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Do Ice-cream and Wine go together???

I am not sure, if one can have Ice-cream and wine as dessert?

If yes, then could you recommend some combinations.

thanx

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  1. The answer is definitely yes...

    My two favorite pairings for "ice cream" are PX Sherry and especially Liqueur Muscat.

    As for specific ice creams, if you're pairing with Liqueur Muscat, then look for vanilla, ginger, medium & darker chocolates, coffee, and/or orange ice cream flavors to create a tremendous pairing....

    If pairing with PX Sherry, then look for ice cream with nuts, dried fruit chunks, and/or vanilla flavorings.

    Lastly, the ice cream pairing gambit opens up opportunities to serve a combo dessert incorporating I.C. like chocolate cake and ___ ice cream with a Liquer Muscat or Pecan Pie with vanilla I.C. ala mode with PX Sherry....

    1. Certainly, try it with a nice vintage Port.

      1. Try a sweet madeira (bual or malmsey). These both have a nutty/vanilla/caramel sense to them which matches well with all but the fruit based ice-creams.

        2 Replies
        1. re: estufarian

          Also Rivesaltes Ambre. Not as good a pairing as the sweeter Madeira wines, but I ran out of my 15 year old Malmsey and opened a bottle of Ambre for guests tonight. Sort of a junior-varsity Bual in some respects... Grenache Blanc instead of Boal or Malvasia, but otherwise made in a very similar fashion.

          Oloroso sherry can be very tasty with eg. nut-flavored gelato, as well.

          Gingerbread and pumpkin seem to bring out the best in sweet Madeira, by contrast.

          1. re: ttriche

            Tim: Do you think that would pair well with an Obie Burger from Ithaca? Phi Alpha

        2. I have never tried this but have been told that warmed Gluwine (sp?) with cinnamon over over vanilla ice cream is a great combo.

          1. I love a zinfandel port and Blue Bell vanilla ice cream.

            1. I'd go with a PX -- which may actually be too sweet (I'd actually choose something like Lustau's East India Sherry instead); it depends upon your "sweet tooth" -- or a Madeira, like a 10-year old Malmsey or perhaps a Bual. I'd pass on the Porto . . . but that's me.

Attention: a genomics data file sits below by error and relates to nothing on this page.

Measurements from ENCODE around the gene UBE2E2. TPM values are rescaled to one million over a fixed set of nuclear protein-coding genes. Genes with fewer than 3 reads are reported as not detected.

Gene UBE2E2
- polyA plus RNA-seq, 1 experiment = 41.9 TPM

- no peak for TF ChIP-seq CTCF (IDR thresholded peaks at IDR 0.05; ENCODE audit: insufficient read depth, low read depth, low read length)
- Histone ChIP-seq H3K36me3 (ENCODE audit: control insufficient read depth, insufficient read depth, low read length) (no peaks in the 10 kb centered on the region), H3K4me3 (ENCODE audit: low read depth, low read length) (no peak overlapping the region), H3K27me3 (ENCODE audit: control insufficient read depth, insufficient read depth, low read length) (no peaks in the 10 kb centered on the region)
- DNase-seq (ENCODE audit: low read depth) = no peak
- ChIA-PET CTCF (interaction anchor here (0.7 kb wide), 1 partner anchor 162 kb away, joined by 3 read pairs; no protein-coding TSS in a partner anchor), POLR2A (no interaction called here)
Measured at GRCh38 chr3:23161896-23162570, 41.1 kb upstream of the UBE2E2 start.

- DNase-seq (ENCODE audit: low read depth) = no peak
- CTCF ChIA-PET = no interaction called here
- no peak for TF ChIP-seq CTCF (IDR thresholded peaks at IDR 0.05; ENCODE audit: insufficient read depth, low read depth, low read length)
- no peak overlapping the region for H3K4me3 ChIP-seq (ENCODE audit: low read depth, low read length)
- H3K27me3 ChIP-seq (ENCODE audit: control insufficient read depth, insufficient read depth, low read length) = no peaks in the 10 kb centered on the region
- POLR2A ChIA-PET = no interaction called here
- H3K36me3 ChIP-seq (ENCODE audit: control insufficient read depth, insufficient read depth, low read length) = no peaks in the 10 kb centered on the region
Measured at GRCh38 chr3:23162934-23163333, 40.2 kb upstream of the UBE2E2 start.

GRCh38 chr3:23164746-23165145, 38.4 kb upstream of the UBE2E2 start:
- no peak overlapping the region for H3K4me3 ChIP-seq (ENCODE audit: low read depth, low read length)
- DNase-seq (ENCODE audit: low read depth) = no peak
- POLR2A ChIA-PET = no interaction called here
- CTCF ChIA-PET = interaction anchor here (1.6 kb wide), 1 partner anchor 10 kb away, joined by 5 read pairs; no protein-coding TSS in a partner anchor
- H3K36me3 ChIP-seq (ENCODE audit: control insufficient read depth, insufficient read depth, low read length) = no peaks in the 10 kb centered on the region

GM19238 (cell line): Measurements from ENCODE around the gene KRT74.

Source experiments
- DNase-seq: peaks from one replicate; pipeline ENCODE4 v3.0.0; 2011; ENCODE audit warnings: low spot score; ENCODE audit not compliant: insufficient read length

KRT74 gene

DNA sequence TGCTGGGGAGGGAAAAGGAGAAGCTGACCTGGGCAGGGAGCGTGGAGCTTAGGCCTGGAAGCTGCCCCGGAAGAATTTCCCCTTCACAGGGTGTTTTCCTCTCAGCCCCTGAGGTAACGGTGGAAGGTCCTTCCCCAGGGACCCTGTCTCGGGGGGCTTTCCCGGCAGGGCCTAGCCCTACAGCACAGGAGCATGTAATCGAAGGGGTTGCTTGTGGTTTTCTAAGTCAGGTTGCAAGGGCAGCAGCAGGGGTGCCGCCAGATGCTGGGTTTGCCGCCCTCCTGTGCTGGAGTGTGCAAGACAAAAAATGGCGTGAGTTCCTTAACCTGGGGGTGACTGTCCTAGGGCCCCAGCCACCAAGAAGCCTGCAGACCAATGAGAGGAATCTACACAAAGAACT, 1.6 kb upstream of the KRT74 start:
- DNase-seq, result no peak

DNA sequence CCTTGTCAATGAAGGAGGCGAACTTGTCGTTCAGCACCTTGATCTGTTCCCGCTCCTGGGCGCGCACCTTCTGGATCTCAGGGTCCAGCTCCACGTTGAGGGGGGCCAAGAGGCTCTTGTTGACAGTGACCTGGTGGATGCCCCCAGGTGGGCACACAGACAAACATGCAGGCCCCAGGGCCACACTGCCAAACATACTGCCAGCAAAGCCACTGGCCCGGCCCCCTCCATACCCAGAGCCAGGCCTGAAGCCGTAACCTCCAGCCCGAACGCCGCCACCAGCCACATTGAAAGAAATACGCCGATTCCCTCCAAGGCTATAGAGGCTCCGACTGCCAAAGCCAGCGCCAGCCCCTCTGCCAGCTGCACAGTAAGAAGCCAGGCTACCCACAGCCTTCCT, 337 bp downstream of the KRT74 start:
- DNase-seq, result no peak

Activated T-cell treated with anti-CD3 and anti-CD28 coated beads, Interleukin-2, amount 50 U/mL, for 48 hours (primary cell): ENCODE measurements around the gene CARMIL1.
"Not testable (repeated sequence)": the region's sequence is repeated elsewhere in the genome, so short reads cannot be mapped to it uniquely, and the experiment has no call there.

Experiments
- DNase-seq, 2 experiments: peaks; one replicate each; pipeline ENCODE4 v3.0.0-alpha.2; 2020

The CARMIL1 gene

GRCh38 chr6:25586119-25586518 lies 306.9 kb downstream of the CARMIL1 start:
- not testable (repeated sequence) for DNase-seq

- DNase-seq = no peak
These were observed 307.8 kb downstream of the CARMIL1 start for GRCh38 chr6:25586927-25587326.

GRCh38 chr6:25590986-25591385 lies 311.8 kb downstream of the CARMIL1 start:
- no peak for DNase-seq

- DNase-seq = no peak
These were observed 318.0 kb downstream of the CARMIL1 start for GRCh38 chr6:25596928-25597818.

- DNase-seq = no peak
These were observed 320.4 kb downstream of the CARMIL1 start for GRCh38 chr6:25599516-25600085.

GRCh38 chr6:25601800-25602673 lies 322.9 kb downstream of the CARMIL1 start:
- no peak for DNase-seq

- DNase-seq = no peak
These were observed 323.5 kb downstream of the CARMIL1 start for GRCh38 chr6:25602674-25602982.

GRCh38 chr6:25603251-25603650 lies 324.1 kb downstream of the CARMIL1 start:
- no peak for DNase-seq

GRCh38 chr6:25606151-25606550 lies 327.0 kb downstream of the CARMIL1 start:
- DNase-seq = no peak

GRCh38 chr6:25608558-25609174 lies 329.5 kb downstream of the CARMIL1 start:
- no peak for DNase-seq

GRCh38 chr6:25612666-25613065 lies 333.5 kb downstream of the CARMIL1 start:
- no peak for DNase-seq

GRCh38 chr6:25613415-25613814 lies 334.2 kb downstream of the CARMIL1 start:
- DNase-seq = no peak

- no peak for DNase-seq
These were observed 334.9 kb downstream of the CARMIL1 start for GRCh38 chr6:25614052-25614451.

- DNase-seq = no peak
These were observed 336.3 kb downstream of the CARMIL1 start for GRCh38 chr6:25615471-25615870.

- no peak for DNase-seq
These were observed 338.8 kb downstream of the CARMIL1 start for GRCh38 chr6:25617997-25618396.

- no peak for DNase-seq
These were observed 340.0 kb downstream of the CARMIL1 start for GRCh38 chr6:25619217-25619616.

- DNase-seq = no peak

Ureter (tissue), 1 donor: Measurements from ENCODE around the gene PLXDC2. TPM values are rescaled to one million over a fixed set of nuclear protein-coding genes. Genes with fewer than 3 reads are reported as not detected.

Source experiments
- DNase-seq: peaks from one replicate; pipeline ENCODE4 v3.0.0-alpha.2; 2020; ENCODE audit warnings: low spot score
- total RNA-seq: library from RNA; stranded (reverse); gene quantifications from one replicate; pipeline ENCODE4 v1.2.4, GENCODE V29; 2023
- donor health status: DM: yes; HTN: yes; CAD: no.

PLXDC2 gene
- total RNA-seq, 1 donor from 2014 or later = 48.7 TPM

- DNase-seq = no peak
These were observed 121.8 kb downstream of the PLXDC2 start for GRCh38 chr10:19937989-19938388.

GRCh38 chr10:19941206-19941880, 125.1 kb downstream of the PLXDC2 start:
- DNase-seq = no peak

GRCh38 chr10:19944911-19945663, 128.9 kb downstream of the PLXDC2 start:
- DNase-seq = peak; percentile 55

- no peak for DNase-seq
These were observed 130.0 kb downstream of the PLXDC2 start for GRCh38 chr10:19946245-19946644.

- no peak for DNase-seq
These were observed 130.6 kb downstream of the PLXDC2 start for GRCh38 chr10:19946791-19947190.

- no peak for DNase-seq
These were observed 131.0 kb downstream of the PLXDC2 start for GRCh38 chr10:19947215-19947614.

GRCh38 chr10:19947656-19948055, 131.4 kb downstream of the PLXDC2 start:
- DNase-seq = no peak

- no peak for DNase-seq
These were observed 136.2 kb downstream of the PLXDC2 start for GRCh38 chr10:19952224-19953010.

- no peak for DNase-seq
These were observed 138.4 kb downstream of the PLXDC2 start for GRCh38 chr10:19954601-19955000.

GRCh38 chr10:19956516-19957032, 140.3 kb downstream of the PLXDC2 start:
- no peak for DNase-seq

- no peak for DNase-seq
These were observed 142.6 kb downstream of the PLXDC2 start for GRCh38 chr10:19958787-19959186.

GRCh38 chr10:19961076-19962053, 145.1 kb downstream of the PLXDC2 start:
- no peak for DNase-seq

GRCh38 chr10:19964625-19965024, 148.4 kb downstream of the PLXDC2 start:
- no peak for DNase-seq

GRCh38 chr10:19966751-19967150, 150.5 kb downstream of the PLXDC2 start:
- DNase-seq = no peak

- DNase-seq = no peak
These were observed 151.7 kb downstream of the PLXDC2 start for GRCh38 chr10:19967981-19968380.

5 Replies
              1. re: zin1953

                > I'd actually choose something like Lustau's East India Sherry instead

                I've been eyeing a bottle of this since we cashed out our oloroso -- is this particular Lustau a great deal sweeter than a medium-sweet oloroso, or about the same? It seems to have quite a reputation among the sweeter sherries.

                I liked the Puerto Fino, so I'm curious about other Lustau solera blends now.

                1. re: ttriche

                  Lustau East India Sherry is different from other Cream Sherries. It's a blend of one of their oldest oloroso soleras and an old Pedro Ximenez. The style is said to mimic the Cream Sherry served to the Brits in India during the Raj.

                  Keep in mind that, as with Porto, Sherry was typically purchased by the cask and shipped to England where the wine merchant would bottle it and sell it . . . OR, it would be sold in cask and shipped off to "Oxbridge" colleges, the British Army, etc., etc.

                  In this specific case, the casks would be loaded onto ships and would sail around Africa and onto India for the Army officers, the East India Co., etc. If you look at the map, the ship would cross the Equator twice. But returning Army officers complained that he wine they were served back in England was -- despite protestations to the contrary -- not the same as they had while on duty in "In-ja." Rumour has it that some casks were inadvertently left on the ship, and the English merchant realized the ocean voyage -- the rocking motion of the ship and the crossing of the Equator -- changed the wine.